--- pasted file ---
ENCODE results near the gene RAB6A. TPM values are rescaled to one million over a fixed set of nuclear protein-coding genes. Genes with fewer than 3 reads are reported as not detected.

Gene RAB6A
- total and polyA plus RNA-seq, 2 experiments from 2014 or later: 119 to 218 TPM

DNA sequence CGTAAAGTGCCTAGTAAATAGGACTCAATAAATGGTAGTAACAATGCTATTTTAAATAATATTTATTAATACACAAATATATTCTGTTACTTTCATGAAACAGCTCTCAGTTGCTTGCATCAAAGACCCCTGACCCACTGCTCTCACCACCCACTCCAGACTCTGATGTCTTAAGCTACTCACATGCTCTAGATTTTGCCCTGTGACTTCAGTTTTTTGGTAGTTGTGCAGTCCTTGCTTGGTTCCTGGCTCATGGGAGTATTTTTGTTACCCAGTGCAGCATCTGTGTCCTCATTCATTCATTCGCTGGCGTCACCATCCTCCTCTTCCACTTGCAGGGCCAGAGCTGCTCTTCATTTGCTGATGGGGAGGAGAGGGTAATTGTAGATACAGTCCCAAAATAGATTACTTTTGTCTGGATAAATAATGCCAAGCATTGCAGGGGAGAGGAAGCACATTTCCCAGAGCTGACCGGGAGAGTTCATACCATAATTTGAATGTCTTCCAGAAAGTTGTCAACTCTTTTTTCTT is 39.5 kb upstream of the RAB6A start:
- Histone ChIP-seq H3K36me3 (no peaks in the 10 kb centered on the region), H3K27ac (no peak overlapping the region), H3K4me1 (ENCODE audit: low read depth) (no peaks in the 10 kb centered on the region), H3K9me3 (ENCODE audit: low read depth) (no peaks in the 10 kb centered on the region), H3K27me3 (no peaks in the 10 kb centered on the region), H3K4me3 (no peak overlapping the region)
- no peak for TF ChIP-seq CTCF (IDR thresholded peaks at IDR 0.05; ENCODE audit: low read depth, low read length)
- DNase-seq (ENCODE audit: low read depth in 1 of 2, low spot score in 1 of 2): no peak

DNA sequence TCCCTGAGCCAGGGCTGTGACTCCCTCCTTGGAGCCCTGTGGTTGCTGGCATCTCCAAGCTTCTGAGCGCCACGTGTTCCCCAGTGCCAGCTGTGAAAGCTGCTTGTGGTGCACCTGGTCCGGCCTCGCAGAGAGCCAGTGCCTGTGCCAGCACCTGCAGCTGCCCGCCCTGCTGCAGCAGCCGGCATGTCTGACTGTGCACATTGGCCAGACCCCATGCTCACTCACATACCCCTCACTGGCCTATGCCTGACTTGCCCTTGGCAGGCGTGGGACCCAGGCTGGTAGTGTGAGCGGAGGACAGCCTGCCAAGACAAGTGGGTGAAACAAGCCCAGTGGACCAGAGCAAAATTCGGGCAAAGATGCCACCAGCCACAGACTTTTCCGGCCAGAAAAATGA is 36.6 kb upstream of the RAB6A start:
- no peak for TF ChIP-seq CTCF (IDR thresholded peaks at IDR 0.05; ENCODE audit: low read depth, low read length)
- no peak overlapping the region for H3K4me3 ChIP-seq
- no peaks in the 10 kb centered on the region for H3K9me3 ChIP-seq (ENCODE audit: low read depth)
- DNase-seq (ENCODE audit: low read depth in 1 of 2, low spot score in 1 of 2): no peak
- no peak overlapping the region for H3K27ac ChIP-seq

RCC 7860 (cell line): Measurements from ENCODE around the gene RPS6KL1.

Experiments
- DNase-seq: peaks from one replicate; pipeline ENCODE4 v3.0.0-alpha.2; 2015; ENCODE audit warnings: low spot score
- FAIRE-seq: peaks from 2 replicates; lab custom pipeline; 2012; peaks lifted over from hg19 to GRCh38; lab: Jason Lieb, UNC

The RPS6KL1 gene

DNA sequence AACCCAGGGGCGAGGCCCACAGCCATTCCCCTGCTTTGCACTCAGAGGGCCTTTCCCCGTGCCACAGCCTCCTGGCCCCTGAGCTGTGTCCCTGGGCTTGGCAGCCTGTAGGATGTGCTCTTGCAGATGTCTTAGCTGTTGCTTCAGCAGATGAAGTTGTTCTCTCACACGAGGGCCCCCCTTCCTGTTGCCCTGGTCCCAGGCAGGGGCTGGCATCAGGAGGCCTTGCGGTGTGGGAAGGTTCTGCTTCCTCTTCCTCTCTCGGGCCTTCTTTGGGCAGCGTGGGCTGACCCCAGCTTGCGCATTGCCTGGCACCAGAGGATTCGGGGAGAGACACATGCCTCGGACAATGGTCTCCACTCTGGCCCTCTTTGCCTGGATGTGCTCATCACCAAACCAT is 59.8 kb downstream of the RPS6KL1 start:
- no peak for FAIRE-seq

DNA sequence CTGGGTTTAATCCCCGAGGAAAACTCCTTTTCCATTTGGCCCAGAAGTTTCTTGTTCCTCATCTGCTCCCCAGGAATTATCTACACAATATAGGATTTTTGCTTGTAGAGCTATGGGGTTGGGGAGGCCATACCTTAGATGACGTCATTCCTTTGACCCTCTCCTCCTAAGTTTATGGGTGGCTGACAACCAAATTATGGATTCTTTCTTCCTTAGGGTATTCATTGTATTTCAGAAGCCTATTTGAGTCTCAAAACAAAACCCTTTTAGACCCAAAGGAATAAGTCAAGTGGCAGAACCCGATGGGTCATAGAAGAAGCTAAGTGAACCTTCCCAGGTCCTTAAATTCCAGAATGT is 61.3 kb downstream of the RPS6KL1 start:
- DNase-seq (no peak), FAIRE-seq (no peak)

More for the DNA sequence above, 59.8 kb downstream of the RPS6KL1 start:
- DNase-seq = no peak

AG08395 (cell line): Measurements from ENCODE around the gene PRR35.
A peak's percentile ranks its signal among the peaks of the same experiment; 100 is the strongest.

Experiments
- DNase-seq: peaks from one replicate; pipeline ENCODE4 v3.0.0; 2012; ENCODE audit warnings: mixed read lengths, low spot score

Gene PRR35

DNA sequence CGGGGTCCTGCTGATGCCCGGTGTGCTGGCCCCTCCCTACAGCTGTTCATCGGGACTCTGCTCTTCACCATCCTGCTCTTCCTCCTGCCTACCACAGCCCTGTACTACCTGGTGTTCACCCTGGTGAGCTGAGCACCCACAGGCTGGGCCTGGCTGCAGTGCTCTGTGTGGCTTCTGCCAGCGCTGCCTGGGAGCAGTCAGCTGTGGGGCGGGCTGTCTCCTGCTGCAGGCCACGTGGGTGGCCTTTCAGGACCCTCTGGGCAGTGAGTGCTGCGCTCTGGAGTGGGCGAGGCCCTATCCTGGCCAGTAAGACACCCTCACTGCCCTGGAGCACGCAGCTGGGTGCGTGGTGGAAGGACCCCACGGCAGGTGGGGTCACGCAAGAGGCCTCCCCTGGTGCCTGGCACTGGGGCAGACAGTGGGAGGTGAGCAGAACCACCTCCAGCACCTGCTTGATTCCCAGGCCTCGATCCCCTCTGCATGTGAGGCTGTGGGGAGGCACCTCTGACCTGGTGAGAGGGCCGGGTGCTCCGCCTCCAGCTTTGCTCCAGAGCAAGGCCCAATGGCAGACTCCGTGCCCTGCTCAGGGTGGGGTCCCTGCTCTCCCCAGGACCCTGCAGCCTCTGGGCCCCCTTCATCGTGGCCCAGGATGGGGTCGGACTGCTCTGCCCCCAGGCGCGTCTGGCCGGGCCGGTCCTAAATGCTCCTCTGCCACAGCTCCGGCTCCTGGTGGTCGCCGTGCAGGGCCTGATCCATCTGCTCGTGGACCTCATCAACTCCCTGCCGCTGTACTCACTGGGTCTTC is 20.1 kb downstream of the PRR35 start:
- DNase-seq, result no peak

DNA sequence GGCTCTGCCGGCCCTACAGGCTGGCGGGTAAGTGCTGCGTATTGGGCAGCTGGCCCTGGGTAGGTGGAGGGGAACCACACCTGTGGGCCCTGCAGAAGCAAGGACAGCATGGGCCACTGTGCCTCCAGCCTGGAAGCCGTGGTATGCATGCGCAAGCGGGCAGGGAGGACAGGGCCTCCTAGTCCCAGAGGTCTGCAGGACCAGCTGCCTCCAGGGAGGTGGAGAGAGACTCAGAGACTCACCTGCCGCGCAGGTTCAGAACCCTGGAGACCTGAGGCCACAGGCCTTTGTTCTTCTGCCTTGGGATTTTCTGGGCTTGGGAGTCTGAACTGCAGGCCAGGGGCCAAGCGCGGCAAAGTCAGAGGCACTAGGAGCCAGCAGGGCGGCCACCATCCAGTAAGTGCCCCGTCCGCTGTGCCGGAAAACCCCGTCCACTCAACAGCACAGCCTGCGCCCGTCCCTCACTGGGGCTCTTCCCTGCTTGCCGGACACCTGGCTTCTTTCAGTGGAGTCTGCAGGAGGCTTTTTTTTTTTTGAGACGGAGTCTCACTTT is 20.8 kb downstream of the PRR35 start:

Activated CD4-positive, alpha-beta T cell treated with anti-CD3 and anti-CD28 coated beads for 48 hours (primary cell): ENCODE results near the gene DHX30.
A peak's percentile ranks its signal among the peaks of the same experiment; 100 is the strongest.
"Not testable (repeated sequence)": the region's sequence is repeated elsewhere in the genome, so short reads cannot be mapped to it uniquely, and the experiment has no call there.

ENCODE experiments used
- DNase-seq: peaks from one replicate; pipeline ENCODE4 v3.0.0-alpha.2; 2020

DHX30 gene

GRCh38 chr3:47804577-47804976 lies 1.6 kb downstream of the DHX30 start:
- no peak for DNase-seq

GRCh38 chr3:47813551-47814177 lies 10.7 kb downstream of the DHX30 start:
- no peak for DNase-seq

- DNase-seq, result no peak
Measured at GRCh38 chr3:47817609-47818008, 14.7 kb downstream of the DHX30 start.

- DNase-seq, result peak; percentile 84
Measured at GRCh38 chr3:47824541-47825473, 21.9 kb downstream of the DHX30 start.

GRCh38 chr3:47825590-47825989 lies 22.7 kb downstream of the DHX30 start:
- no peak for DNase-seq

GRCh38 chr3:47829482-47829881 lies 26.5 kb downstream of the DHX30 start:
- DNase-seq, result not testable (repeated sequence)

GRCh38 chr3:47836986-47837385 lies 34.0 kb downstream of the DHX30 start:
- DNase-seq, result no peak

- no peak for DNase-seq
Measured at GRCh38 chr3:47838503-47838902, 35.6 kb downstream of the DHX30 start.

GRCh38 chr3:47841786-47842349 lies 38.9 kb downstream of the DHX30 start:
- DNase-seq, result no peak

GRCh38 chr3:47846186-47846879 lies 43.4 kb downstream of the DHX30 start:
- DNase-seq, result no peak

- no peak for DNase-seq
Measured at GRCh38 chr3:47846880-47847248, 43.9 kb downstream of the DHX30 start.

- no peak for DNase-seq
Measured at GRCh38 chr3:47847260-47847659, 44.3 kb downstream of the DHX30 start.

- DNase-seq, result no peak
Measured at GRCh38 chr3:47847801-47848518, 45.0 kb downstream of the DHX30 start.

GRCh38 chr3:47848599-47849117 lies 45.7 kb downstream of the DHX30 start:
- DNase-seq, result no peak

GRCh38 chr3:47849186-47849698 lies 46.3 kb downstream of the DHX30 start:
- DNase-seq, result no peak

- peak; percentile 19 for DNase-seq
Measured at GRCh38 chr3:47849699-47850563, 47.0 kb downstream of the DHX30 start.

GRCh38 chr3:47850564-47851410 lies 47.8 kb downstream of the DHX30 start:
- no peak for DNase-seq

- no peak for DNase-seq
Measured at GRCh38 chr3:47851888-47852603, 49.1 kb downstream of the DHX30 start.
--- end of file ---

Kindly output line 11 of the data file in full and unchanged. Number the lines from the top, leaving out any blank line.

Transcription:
- no peaks in the 10 kb centered on the region for H3K9me3 ChIP-seq (ENCODE audit: low read depth)